From cutting-edge dance at the Attenborough Centre to a takeover of the pier, the British Science Festival really isn’t messing around during its five days in Brighton. Here are 10 to start with – click the links for more details on each.
The Wild Furry Urbanites, One Church Brighton, Wednesday
Urban foxes aren’t just there to shit you up on the way home. Dr Dawn Scott helps to stalk them. “We spend a lot of our time driving around the city at night in the dark, when everyone else is asleep, trying to find animals,” she says. Suspect Tories aside, research has shown most people like living alongside wildlife, as long as it doesn’t go overwhelmingly feral, follow you back and start ripping through the bins. “We can help with understanding wildlife ecology, to make sure that species, including us, can co-exist in an urban environment,” says Dr Dawn.
Saving our Bumblebees, University of Sussex, Wednesday
Dark arts to social media and search engines, algorithms are also vital to nano-brained bees. Experts at Sussex want to understand how bees forage and return food so accurately to their nests. “We would like to implement them on small, autonomous flying robots,” reasons Dr Paul Graham. “At the festival, we are going to talk more about our research and give visitors the chance to experience the challenge faced by insects as they forage.” They’ll do this through virtual reality, quizzes, games and a bee challenge. Can you out-navigate an ant? Now’s your chance to try it.
Brighton Museum Late: Breaking the Glass, Brighton Museum, Thursday
That most desired of modern mixtapes, the science playlist, reverberates through a silent disco, made all the more dramatic by the fact that this rave-of-the-year contender takes place in the museum’s Smaller Ancient Egypt Gallery. Wait, there’s more? Smart object technologies flow through a starling to create projections in reaction to your movements, and there are curator talks on art, parasites and more. There’s also multisensory art, synaesthesia allowing you to hear the colours of the rainbow, rare openings of several display cases and a DJ set by Samuel Organ, of The Physics House Band.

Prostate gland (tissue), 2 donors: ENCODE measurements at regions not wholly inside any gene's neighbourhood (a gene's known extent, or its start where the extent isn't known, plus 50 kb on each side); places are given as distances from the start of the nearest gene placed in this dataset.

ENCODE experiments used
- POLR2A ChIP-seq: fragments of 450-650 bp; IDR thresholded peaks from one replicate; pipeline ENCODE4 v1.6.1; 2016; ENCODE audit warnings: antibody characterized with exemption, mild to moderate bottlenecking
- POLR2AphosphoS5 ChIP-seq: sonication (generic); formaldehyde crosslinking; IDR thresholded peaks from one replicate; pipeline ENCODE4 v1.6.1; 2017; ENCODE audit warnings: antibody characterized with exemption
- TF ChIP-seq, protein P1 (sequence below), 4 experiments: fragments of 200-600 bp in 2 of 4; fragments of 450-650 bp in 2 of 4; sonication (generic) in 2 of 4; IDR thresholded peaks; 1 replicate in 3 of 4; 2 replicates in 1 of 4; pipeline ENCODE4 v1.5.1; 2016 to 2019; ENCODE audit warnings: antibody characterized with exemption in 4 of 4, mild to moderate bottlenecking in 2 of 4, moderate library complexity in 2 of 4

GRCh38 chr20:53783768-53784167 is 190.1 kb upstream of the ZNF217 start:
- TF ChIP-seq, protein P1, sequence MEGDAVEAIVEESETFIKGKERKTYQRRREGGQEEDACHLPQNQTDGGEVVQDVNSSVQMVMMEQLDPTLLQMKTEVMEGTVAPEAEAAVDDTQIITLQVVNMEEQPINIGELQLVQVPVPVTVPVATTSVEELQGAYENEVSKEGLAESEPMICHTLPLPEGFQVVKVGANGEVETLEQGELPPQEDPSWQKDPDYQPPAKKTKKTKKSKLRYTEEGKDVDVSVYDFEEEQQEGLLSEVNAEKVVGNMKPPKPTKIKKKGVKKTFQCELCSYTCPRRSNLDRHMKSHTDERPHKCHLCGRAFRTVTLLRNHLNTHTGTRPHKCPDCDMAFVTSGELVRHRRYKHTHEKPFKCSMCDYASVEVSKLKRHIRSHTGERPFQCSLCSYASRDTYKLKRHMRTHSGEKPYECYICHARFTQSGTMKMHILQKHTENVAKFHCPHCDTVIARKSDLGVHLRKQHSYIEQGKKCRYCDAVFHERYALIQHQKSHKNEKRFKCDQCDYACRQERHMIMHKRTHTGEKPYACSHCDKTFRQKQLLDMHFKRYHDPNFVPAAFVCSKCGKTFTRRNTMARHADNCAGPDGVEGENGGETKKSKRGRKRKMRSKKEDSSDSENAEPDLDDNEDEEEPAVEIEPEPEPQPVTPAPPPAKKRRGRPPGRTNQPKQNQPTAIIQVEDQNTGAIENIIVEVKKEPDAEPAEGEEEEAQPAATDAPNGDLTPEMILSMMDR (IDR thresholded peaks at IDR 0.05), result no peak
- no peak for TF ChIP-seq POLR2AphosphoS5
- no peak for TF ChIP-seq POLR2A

Sussex Heritage in the Digital Age, University of Sussex, Thursday
Dr Jaime Kaminski, of Brighton’s School of Environment and Technology, has a voice which could soothe a thousand wailing amputees. “The Sussex loops are a unique bracelet or arm ring, produced in the area around Lewes and Brighton during the middle Bronze Age,” he says. “To date, 36 loops have been found. The first one was found in 1825, the last in 1815.” Kaminski and Dr Karina Rodriguez, of the School of Computing, Engineering and Mathematics, have analysed and reprinted these silvery relics with 3D technology, allowing them to manipulate physical replicas and tell us more about the past.
Discover Quantum: An Immersive Laboratory Experience, Attenborough Centre, until Friday
From surgery to space, the designs and discoveries being plotted in the Ion Quantum Technology research lab at Sussex have spellbinding potential. This is a chance to step inside the quantum computer the team are trying to build. “It’s one of the hardest things you could possibly imagine,” says Professor Winfried Hensinger, who leads the research team and can be seen perching on the corner of the pop-up lab’s roof outside the University of Sussex’s Attenborough Centre. “Certain problems may take even the fastest super computer billions of years to calculate. A quantum computer could solve such problems in minutes.”